Almost exactly two years after the deadliest mass shooting in modern US history, MGM Resorts announced a settlement with the victims of the Las Vegas massacre. MGM owns the Mandalay Bay, where the gunman was staying when he shot people attending the Route 91 country music festival on the street below, killing 58 and wounding hundreds more. In a press release, MGM says the settlement, which is not an admission of liability, will total at least $735 million but could reach up to $800 million depending how many choose to participate. MGM says the settlement, which is expected to be finalized by late next year, was negotiated between the company and "counsel representing substantially all plaintiffs in litigation involving the October 1, 2017, shooting." All participating parties will dismiss pending lawsuits against MGM, per a press release from a law office involved.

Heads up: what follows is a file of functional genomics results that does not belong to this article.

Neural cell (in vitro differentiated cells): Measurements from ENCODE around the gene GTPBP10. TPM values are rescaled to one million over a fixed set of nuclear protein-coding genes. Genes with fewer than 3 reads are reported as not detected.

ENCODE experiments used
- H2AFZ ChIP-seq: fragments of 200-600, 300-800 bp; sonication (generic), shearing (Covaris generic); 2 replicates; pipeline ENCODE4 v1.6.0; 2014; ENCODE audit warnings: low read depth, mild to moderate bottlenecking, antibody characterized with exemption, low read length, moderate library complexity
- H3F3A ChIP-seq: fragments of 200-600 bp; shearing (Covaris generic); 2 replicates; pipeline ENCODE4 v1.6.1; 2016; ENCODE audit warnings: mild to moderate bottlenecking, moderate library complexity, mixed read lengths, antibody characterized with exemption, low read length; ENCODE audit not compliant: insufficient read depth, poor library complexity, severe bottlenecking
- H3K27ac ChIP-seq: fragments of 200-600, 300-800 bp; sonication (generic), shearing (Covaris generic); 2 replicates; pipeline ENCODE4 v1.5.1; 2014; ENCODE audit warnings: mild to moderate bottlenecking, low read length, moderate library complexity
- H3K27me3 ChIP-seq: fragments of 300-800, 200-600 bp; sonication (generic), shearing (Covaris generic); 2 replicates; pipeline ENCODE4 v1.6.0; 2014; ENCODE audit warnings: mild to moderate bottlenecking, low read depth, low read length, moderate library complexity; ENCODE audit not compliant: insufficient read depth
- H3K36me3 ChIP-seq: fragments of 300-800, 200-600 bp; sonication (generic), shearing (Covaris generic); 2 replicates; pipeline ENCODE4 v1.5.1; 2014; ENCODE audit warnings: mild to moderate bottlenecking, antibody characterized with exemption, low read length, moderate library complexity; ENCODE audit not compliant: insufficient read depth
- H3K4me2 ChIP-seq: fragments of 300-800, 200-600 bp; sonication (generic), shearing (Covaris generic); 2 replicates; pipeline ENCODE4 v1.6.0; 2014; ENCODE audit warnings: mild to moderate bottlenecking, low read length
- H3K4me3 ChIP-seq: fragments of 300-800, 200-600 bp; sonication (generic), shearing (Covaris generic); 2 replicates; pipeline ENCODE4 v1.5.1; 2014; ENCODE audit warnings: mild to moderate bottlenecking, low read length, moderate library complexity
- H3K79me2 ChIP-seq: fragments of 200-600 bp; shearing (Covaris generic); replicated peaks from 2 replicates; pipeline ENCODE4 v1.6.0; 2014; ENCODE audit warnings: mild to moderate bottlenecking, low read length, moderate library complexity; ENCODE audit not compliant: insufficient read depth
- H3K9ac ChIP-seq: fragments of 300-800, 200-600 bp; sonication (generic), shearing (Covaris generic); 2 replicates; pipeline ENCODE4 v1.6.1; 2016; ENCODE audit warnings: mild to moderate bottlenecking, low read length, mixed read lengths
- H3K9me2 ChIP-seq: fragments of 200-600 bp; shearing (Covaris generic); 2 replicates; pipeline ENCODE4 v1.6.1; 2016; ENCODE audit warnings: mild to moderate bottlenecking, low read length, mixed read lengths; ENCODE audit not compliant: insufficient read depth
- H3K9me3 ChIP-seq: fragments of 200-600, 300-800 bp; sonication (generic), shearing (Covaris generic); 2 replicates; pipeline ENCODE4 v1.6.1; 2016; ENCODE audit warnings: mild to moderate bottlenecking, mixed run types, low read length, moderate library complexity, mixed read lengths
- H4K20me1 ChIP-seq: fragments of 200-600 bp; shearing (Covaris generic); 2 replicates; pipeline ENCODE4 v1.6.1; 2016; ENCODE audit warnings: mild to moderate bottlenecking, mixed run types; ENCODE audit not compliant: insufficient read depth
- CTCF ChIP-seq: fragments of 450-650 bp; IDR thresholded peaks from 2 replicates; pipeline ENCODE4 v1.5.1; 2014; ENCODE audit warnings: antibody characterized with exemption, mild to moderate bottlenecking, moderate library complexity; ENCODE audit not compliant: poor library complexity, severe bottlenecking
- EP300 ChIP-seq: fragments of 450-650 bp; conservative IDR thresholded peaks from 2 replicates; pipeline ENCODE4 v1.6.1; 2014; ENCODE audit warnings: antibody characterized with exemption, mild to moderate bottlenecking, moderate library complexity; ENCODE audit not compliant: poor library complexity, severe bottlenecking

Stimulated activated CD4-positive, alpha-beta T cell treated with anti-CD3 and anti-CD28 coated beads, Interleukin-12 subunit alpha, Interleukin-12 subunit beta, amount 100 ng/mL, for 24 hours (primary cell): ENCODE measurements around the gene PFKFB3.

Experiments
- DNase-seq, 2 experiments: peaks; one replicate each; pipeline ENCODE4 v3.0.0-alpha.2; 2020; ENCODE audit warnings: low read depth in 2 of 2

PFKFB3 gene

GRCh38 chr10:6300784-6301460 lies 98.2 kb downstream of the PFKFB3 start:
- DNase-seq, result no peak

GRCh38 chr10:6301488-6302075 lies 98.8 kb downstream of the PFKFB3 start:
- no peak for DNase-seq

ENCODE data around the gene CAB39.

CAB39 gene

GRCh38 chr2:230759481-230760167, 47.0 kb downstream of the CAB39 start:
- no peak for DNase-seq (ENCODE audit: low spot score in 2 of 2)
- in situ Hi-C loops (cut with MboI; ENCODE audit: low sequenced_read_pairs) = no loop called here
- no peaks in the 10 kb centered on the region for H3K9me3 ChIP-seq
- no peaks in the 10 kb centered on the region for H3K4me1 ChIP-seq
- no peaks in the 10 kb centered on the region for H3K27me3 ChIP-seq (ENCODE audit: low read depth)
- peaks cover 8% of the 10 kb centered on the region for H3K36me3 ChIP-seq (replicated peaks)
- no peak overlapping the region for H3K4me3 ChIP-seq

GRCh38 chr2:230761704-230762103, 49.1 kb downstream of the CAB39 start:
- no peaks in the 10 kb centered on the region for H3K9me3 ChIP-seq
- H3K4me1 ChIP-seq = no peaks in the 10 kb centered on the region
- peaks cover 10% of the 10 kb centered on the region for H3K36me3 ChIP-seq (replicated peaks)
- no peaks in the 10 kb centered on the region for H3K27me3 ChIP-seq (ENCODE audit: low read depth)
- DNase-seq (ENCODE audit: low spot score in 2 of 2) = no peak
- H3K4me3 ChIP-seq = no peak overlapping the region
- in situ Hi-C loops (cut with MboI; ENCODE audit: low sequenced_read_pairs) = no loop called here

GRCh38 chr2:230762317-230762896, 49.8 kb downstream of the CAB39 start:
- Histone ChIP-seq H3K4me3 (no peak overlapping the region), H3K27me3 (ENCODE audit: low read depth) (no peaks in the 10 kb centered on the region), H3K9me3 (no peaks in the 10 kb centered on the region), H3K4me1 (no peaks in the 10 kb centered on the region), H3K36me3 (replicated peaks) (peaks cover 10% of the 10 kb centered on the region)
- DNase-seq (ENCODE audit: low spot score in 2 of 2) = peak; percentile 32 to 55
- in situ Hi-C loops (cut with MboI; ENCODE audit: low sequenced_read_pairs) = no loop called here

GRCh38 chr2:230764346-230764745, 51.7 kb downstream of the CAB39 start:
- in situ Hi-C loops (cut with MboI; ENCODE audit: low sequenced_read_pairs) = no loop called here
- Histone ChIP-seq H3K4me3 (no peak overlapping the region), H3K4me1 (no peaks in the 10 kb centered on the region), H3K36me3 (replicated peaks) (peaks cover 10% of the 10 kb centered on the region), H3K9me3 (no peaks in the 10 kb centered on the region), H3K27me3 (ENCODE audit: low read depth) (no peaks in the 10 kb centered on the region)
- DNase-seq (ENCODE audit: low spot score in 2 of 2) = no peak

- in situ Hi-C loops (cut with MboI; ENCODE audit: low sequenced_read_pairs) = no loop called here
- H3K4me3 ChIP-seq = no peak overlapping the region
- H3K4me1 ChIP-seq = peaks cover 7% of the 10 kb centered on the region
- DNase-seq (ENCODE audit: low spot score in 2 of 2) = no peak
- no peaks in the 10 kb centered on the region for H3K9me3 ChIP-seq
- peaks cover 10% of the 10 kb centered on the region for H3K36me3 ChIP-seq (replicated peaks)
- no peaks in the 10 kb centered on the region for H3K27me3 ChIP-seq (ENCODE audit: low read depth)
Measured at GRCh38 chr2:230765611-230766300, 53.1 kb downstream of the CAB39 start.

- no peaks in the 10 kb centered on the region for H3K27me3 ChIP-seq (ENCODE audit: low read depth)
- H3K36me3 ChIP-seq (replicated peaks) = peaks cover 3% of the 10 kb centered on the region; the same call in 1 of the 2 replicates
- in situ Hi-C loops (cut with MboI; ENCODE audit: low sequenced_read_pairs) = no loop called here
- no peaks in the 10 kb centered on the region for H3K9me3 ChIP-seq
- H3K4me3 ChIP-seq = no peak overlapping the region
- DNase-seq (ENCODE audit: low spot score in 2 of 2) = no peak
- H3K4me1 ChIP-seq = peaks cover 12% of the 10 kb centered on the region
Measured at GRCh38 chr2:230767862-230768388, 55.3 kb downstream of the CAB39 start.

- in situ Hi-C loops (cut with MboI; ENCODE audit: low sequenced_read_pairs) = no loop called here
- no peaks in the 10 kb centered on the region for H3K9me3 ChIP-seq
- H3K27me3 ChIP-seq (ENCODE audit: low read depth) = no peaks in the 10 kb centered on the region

As CNBC and NPR report, hundreds of survivors had sued MGM for failure to adequately monitor the shooter's activities and failure to utilize adequate security measures since the gunman was able to stockpile a massive amount of weapons and ammo at the hotel. MGM then sued more than 1,000 victims and relatives arguing those lawsuits and other potential claims should be dismissed because it was using anti-terrorism technology at the time of the attack; the company argued that a federal law passed in the wake of the September 11 terrorist attacks shielded it from liability because of its use of such technology. MGM's lawsuits will also be dismissed as a result of the settlement. A lawyer leading the talks says he represents almost 2,500 people who say they were affected by the shooting, and that "this settlement will provide fair compensation for thousands of victims and their families." (An expert says this will be the third-largest victims compensation fund in US history.)